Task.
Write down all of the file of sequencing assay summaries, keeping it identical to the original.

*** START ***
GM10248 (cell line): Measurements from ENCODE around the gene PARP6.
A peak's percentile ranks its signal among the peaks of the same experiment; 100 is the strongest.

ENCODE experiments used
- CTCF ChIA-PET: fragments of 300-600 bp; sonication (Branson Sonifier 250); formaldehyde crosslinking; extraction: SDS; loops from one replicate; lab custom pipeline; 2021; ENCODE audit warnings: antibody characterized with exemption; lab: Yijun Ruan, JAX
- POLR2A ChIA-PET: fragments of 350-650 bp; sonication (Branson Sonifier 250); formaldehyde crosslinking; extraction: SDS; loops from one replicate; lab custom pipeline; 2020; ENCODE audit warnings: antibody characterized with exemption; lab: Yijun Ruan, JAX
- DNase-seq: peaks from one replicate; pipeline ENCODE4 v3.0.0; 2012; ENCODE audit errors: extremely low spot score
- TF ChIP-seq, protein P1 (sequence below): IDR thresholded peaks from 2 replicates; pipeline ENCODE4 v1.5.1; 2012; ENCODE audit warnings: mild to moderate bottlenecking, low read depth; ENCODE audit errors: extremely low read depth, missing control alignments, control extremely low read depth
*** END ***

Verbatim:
GM10248 (cell line): Measurements from ENCODE around the gene PARP6.
A peak's percentile ranks its signal among the peaks of the same experiment; 100 is the strongest.

ENCODE experiments used
- CTCF ChIA-PET: fragments of 300-600 bp; sonication (Branson Sonifier 250); formaldehyde crosslinking; extraction: SDS; loops from one replicate; lab custom pipeline; 2021; ENCODE audit warnings: antibody characterized with exemption; lab: Yijun Ruan, JAX
- POLR2A ChIA-PET: fragments of 350-650 bp; sonication (Branson Sonifier 250); formaldehyde crosslinking; extraction: SDS; loops from one replicate; lab custom pipeline; 2020; ENCODE audit warnings: antibody characterized with exemption; lab: Yijun Ruan, JAX
- DNase-seq: peaks from one replicate; pipeline ENCODE4 v3.0.0; 2012; ENCODE audit errors: extremely low spot score
- TF ChIP-seq, protein P1 (sequence below): IDR thresholded peaks from 2 replicates; pipeline ENCODE4 v1.5.1; 2012; ENCODE audit warnings: mild to moderate bottlenecking, low read depth; ENCODE audit errors: extremely low read depth, missing control alignments, control extremely low read depth